As the spiral gains momentum, a tipping point is reached beyond which increasing numbers of people are forced to leave even median-value homes, and you end up with something that looks increasingly like Bridgeport where property values have collapsed and tax rates are extremely high.
To those of you who are here today to defend what some call “The Jewel” of Fairfield’s school system, I would suggest that you can defend it better in the long run by cutting spending now (e.g., non-core programs and courses, administrative support, teacher-per-student ratios) before it is too late and the relentless tax increases required to support “The Jewel” lead Fairfield further down the path to irreversible decline. Possible Opportunities for Savings & Higher Revenues in Fiscal 2014
: currently proposed at $6.6 million, up $3.0 million. Cut by $2.32 million
, which is 80% of the $2.9 million recently awarded by the court against Maxam Capital Management in connection with the Madoff Ponzi Scheme.
2. Health Insurance
: BOE currently up $4.3 million and Town currently up $0.2 million. Having reduced the original BOE increase of $5.4 million by $1.1 million based on improved claims experience, cut by another $1.4 million for the same reason, and by another $250,000 based on better rates by switching to a new carrier from Anthem. Total savings of $1.65 million
: currently proposed at $3.5 million, up $1.0 million. Cut by $1.0 million
, and fill potholes rather than paving entire streets in a year when we cannot afford to do so.
4. Reserve for Uncollected Taxes
: currently proposed at $6.3 million, up $1.5 million. Reduce to $5.5 million, still up 15% from last year, adding $800,000
to revenues. Economic conditions are still bad, but they are not getting that much worse.
: currently proposed at $2.6 million, up $2.3 million. Cut by at least $500,000
to reflect lower retroactive liabilities than expected under the new Police contract and perhaps under the new DPW contract.
6. Fees & Professional Services
: currently proposed at $5.5 million, up $523,842. Cut by $500,000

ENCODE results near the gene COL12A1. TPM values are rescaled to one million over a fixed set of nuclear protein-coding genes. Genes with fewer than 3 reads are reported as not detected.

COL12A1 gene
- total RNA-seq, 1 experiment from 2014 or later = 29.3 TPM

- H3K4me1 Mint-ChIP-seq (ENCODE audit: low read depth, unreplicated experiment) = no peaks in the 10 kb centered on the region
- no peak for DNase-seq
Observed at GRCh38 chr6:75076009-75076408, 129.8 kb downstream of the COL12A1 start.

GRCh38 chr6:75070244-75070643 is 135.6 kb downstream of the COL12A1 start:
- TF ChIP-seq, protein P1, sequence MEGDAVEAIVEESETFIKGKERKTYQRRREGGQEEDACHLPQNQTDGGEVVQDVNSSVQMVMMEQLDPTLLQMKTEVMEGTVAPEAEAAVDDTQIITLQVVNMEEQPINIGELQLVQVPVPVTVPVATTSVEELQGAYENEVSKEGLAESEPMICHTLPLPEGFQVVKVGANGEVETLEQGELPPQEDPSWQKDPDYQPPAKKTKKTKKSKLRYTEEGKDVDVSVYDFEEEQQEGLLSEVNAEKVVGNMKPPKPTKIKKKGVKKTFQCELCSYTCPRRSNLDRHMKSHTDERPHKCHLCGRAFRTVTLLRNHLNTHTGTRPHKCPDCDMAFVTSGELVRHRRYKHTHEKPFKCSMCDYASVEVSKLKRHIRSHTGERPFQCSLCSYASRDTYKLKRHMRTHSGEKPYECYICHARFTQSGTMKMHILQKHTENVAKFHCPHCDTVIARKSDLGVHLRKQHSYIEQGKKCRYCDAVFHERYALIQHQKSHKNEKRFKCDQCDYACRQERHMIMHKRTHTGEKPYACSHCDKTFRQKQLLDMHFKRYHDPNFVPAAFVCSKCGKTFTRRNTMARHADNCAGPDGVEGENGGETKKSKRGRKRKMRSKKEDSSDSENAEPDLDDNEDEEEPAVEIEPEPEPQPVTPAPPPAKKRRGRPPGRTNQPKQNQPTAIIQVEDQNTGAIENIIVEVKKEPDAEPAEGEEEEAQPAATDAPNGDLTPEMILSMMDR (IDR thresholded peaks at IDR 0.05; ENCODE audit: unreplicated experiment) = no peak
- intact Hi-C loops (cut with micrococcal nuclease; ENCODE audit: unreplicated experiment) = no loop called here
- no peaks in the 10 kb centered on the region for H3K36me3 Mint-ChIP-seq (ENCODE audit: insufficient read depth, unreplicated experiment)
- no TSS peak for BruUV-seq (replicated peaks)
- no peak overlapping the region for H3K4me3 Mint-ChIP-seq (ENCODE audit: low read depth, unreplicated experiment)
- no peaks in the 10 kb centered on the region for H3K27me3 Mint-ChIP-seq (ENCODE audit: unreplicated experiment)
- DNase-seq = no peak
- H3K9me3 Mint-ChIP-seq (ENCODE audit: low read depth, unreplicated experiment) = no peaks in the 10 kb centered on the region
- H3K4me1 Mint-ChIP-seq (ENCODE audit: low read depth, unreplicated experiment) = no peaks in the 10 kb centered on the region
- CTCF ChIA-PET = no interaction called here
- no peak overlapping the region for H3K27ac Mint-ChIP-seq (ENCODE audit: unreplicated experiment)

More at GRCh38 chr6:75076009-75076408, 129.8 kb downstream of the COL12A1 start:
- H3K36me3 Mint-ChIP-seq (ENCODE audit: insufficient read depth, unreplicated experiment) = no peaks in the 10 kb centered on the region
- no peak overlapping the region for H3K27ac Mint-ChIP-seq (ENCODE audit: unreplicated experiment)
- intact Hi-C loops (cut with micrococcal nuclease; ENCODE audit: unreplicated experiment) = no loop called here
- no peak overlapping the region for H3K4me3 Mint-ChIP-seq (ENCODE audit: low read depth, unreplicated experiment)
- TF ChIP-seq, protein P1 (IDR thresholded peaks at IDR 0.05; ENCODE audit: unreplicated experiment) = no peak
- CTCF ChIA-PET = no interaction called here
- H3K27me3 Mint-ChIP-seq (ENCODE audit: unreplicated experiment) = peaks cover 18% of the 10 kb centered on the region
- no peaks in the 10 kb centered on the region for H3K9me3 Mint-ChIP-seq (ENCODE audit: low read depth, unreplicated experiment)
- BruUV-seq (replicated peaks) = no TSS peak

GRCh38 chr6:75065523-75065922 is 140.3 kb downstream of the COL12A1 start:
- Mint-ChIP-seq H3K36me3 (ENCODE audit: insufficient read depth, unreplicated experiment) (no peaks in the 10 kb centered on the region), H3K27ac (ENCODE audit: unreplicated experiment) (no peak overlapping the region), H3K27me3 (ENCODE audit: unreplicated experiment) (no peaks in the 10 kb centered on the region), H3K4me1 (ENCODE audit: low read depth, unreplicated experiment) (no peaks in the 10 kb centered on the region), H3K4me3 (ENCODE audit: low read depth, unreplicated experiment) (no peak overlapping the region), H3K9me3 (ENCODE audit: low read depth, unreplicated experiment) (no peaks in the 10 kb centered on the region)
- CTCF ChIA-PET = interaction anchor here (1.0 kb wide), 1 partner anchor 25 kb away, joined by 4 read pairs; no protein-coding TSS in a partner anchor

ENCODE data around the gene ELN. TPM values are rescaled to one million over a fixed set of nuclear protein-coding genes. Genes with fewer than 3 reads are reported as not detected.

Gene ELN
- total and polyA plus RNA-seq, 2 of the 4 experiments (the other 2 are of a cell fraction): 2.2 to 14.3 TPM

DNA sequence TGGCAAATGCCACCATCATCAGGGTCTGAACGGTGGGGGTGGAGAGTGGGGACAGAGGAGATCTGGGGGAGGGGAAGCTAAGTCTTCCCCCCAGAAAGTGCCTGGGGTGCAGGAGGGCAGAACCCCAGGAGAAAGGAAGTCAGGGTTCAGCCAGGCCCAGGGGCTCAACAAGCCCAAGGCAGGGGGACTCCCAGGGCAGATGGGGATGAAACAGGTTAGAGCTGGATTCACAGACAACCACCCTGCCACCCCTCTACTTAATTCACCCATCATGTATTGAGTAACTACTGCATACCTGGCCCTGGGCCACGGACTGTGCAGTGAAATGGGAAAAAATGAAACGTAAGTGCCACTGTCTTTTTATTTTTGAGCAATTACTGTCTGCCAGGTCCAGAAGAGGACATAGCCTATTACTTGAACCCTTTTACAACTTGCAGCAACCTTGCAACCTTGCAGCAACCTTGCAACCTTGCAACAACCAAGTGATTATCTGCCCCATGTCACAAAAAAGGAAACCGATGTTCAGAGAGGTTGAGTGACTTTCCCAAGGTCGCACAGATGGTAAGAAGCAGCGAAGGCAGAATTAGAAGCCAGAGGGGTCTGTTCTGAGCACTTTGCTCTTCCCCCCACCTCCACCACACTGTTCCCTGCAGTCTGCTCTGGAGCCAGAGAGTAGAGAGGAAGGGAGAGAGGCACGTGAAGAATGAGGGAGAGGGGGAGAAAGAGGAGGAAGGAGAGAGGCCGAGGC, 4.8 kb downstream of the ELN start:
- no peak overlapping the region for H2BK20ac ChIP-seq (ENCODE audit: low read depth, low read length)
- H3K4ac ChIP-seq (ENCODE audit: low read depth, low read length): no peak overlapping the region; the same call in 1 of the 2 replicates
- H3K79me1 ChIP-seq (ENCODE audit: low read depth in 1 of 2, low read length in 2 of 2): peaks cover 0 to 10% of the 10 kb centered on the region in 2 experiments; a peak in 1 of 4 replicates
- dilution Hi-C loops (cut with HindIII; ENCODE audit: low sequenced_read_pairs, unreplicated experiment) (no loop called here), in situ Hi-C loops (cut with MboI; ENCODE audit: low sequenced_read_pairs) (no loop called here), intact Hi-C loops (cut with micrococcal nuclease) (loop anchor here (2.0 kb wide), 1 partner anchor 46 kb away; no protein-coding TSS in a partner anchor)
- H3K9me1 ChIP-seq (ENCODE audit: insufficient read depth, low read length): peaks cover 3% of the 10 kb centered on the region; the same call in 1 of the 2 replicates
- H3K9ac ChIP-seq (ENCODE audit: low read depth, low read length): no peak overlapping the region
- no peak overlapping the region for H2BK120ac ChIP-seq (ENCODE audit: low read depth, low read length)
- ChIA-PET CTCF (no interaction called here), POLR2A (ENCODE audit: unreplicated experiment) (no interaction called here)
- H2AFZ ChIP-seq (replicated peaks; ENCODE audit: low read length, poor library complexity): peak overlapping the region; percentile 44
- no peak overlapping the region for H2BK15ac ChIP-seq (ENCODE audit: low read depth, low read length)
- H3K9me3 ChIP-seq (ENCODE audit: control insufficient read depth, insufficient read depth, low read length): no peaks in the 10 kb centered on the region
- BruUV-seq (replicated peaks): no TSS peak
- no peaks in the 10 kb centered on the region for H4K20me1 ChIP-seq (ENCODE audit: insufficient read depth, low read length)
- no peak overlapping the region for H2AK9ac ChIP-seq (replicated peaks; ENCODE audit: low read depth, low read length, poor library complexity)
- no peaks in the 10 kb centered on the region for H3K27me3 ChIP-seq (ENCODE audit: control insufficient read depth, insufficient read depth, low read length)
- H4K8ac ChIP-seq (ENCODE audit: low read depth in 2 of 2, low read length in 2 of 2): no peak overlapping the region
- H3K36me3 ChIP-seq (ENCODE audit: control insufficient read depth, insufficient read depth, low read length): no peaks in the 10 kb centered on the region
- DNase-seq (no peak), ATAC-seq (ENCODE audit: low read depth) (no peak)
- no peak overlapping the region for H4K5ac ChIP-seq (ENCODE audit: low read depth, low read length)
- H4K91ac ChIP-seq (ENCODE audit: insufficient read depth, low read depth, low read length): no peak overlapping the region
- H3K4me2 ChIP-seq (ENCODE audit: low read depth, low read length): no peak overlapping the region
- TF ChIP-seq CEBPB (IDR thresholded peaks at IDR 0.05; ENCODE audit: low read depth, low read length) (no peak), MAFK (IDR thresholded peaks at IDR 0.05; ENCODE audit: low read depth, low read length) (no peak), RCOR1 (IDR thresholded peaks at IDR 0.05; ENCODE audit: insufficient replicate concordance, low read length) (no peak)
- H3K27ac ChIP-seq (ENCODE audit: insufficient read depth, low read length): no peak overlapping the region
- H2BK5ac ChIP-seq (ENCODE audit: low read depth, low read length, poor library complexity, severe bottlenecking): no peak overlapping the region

to a level roughly equal to last year.
: Eliminate the need for four additional policemen (one sergeant and three officers) by reassigning existing personnel to school safety from less critical programs like seat-belt and distracted driving enforcement. Savings: $450,000
8. Supplemental Contribution Surplus
: currently proposed at $925,000, up $425,000. Cut by $425,000
, to a level equal to last year because we cannot afford to increase the amount this year.
9. OPEB (Retiree’s Health)
: currently proposed at $8.7 million, up $340,393. Cut by $340,393
and hold this expense flat with last year based on savings in new Police and DPW contracts.
: currently proposed at $4.4 million for Library operations plus another $657,501 for library materials, resulting in a total of $5.1 million. Cut combined library budget by $250,000
(i.e., 5%) and either eliminate “nice-to-have” but not affordable programs like free DVD rentals or impose user fees that cover their costs.
11. Service Fees
: Raise fees at marinas where there are long waiting lists indicating that demand significantly exceeds supply at current rates. Add $150,000
12. Contributions to Non-Profits
: currently proposed at ~$800,000 should be cut by $100,000
, with most of the cut taken in the $350,000 contribution to the Pequot Library.
13. Senior Center
: Postpone hiring a Senior Center Director until we can afford it and until we know more about usage of the SC. Saving: $100,000